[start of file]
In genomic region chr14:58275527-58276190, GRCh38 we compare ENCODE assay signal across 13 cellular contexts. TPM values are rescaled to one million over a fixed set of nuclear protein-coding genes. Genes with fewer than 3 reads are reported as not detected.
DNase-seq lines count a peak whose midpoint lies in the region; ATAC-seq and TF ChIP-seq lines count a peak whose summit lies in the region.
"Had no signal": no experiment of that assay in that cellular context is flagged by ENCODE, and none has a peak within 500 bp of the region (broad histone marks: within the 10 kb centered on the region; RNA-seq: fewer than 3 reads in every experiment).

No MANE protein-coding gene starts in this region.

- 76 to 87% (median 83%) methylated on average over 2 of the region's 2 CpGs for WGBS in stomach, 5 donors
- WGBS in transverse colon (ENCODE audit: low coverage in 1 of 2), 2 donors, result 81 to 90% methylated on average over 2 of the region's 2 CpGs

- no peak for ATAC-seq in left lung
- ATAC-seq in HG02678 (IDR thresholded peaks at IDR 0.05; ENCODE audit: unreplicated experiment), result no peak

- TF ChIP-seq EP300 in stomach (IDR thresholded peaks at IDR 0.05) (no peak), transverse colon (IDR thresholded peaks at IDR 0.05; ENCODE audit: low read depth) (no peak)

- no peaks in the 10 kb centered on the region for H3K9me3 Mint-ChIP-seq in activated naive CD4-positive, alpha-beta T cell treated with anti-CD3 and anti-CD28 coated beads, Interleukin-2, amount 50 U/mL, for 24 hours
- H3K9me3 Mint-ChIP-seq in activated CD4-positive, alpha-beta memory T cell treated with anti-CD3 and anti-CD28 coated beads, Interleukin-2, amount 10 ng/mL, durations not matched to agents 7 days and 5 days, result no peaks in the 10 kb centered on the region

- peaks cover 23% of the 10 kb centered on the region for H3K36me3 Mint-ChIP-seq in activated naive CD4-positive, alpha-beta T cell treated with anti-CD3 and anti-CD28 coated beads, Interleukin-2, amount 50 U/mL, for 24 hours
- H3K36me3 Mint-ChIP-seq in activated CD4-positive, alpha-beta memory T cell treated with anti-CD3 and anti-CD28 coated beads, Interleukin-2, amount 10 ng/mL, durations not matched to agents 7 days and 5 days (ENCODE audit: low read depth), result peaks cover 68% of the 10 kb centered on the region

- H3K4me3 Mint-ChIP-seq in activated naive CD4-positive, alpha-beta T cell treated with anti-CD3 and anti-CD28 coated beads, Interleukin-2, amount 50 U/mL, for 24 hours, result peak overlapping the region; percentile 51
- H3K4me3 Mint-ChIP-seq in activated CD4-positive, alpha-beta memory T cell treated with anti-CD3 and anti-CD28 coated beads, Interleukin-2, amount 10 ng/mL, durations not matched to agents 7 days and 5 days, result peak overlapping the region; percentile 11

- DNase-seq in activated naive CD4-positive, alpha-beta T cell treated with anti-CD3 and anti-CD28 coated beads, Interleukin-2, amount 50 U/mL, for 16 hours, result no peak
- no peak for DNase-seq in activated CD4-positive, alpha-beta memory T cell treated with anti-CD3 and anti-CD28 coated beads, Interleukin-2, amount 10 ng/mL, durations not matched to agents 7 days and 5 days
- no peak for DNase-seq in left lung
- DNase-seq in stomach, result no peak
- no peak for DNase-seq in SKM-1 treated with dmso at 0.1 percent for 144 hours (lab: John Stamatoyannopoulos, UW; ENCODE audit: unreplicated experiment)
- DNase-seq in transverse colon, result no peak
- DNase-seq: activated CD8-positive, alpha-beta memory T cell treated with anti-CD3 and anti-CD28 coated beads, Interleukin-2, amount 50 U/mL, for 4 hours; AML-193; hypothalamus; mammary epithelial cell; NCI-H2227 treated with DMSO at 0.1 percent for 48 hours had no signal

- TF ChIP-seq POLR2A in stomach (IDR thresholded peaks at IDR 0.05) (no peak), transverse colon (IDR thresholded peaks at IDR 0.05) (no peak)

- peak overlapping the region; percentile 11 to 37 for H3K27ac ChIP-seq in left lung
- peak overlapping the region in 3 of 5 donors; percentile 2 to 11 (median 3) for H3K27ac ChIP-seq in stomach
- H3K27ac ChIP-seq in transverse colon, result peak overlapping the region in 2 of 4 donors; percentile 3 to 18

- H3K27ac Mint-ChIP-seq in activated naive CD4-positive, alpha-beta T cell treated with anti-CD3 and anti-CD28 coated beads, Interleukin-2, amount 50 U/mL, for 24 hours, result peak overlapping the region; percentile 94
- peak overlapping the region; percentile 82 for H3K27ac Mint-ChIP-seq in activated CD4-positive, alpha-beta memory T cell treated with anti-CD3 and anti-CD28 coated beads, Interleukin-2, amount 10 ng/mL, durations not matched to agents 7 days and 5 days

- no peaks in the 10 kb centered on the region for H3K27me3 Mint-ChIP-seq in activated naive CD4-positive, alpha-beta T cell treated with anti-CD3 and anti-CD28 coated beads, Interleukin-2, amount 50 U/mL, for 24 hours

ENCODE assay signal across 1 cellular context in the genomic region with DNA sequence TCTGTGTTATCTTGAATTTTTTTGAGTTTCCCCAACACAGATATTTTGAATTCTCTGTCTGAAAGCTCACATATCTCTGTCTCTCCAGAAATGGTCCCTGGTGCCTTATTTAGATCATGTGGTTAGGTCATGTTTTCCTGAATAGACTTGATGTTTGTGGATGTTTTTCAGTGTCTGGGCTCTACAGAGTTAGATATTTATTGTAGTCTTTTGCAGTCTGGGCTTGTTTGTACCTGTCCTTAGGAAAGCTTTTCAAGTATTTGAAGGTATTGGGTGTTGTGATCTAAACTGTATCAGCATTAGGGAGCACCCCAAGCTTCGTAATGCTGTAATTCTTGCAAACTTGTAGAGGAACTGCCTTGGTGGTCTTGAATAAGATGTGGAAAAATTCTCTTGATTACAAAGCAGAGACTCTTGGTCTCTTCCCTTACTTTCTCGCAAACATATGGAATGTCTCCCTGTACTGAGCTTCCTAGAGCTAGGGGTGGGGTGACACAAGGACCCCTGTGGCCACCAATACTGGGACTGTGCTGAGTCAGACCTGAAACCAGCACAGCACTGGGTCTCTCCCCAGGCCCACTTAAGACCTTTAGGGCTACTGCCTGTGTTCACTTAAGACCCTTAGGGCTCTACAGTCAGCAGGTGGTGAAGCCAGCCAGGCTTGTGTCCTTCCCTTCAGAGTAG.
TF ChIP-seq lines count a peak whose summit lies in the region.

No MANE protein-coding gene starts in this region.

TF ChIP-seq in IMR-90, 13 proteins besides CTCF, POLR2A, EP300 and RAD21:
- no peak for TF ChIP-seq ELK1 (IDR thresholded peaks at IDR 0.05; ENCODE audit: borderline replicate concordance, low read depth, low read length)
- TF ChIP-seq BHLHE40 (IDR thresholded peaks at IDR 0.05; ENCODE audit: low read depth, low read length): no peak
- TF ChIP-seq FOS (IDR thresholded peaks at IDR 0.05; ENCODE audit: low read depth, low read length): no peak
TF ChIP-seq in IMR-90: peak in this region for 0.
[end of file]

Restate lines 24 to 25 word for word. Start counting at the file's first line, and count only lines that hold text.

- peak overlapping the region; percentile 11 to 37 for H3K27ac ChIP-seq in left lung
- peak overlapping the region in 3 of 5 donors; percentile 2 to 11 (median 3) for H3K27ac ChIP-seq in stomach